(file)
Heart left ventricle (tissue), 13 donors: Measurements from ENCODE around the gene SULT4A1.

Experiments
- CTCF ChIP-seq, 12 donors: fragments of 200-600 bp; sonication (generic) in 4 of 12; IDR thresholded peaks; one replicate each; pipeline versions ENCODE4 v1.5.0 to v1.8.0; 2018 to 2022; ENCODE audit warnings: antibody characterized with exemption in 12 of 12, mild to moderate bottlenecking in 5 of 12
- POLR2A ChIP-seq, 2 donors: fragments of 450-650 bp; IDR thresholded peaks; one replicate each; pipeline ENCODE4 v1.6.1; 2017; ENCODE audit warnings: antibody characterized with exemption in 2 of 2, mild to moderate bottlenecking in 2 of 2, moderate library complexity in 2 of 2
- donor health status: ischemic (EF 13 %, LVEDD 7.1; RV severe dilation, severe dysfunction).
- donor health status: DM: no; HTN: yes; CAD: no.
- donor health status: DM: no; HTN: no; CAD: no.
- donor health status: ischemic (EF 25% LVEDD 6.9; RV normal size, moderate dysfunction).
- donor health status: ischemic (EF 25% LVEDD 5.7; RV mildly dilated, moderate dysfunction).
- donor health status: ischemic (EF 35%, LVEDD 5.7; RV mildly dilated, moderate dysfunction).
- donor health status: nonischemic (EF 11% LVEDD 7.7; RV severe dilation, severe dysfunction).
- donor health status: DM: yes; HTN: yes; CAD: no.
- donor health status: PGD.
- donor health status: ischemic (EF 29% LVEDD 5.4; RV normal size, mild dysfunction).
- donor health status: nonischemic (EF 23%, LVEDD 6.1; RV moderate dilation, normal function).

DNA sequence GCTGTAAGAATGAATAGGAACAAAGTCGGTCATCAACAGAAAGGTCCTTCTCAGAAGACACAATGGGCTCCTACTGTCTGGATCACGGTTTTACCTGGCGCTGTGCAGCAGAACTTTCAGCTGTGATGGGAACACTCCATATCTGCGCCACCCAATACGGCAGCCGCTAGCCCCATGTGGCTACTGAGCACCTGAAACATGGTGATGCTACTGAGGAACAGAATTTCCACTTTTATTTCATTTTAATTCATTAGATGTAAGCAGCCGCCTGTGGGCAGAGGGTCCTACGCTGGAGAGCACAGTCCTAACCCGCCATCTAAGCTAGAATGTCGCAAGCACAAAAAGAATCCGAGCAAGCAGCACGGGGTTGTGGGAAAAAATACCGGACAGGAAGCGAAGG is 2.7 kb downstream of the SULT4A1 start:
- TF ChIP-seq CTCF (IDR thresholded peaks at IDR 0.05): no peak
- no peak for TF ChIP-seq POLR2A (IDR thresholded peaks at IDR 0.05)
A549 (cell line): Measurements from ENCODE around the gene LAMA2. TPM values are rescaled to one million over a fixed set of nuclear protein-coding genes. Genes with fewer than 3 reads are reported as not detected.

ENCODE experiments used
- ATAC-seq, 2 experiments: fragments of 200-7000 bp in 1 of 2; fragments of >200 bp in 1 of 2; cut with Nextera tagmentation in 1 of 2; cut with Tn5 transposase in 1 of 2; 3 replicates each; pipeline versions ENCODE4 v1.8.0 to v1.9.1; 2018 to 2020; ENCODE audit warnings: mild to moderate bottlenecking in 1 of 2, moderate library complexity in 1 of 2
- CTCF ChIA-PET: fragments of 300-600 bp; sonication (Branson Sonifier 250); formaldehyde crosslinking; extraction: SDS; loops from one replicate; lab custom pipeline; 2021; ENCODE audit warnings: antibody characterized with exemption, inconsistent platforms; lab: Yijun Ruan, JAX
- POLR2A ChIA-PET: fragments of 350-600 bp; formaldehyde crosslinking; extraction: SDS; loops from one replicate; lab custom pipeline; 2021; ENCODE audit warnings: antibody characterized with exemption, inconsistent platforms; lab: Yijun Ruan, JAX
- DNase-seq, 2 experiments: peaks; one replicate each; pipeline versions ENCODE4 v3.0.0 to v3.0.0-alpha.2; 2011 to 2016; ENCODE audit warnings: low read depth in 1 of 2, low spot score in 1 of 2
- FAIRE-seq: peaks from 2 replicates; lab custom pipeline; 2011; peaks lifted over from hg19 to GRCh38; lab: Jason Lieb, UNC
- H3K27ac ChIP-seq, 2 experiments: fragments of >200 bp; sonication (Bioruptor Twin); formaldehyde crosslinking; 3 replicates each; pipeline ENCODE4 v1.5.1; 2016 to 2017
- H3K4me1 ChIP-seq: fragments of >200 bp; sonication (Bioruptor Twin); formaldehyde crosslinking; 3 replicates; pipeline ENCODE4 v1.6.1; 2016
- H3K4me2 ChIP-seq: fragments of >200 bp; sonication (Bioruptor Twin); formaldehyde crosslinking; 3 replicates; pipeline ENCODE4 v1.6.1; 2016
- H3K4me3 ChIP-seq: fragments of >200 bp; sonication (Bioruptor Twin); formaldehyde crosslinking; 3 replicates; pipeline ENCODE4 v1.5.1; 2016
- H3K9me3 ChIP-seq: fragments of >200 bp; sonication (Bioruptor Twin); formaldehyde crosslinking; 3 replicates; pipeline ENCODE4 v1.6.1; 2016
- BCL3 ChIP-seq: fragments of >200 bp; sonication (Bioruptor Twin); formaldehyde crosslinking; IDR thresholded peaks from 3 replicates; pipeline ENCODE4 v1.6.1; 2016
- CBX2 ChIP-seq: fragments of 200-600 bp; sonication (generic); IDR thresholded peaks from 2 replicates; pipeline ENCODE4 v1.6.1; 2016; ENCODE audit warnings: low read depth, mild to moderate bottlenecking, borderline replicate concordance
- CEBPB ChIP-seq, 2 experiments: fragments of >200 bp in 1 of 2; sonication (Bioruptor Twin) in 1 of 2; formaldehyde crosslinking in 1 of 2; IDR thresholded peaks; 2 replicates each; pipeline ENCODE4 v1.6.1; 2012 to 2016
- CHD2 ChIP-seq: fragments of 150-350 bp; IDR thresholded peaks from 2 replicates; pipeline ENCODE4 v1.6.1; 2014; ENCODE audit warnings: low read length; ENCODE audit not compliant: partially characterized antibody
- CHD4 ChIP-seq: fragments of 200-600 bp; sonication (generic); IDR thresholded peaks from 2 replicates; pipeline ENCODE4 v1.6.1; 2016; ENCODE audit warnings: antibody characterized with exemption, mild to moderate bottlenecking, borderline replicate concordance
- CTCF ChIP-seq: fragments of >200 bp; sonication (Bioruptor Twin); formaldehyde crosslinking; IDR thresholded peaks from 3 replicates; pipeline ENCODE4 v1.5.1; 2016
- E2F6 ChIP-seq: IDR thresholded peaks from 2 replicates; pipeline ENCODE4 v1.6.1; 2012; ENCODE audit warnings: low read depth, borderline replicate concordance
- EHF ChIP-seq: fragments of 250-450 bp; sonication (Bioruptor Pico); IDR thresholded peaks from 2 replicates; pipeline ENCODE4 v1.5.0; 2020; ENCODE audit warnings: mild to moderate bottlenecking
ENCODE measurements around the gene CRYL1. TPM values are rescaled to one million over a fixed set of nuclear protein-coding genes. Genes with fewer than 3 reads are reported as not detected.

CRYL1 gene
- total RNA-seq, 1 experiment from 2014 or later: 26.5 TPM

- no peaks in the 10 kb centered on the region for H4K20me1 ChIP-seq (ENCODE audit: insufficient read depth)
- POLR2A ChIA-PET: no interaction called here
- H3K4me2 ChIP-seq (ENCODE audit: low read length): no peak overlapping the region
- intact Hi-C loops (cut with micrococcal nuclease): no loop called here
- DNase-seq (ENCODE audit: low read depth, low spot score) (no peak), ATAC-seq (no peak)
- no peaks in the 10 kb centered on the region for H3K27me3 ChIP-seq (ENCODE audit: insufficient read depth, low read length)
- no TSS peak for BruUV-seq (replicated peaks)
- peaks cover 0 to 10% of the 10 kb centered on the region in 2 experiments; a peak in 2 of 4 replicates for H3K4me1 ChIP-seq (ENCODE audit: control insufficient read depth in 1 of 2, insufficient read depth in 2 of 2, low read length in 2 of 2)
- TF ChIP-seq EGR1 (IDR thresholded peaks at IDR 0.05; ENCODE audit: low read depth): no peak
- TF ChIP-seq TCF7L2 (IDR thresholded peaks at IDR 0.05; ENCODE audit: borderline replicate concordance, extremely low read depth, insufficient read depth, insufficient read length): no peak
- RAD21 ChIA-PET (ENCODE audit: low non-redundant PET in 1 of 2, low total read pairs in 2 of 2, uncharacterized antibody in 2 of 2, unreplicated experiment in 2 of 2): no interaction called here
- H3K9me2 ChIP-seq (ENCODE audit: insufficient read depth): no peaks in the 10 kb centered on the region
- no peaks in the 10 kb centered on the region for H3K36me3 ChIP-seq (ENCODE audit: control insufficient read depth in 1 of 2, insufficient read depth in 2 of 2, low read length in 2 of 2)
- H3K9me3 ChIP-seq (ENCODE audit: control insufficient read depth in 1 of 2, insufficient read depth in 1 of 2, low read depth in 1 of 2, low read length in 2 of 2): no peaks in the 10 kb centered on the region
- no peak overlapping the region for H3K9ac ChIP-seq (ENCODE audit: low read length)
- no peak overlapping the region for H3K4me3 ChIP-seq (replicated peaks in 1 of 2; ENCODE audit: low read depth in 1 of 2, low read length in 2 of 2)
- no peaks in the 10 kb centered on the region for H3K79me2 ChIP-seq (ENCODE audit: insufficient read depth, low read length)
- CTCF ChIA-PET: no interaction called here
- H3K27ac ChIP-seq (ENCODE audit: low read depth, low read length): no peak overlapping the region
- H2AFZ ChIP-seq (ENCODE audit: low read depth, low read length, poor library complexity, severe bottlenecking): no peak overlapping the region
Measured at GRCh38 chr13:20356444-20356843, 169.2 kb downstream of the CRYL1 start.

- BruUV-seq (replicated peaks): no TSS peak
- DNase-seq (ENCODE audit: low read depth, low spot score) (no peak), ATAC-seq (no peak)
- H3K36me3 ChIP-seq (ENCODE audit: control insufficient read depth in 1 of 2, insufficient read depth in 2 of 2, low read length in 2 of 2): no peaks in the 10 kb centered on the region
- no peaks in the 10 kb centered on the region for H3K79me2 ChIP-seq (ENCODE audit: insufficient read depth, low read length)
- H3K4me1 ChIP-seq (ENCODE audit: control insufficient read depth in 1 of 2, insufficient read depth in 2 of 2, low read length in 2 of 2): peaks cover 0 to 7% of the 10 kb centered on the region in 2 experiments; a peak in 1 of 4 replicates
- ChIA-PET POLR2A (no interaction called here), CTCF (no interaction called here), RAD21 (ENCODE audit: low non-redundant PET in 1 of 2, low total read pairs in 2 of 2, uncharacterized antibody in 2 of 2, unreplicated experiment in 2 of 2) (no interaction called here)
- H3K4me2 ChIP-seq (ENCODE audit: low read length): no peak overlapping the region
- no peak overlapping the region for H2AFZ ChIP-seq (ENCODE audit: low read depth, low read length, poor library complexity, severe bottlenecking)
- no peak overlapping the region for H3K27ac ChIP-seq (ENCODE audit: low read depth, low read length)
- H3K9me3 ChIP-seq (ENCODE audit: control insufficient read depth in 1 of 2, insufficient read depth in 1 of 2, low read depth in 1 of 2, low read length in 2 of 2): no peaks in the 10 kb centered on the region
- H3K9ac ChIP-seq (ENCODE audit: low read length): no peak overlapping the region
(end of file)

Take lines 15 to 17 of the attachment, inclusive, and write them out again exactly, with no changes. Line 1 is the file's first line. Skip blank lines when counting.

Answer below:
- donor health status: nonischemic (EF 23%, LVEDD 6.1; RV moderate dilation, normal function).

DNA sequence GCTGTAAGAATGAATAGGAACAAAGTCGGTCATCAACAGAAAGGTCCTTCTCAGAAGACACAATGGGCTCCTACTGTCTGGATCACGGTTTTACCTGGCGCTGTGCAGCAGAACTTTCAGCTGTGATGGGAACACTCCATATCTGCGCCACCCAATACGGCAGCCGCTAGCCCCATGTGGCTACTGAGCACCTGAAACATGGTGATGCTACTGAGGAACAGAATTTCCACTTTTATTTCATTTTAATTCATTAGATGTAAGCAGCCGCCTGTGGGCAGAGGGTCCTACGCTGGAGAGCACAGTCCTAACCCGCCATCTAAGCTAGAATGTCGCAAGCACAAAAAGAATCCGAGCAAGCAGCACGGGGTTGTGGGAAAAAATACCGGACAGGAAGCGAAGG is 2.7 kb downstream of the SULT4A1 start:
- TF ChIP-seq CTCF (IDR thresholded peaks at IDR 0.05): no peak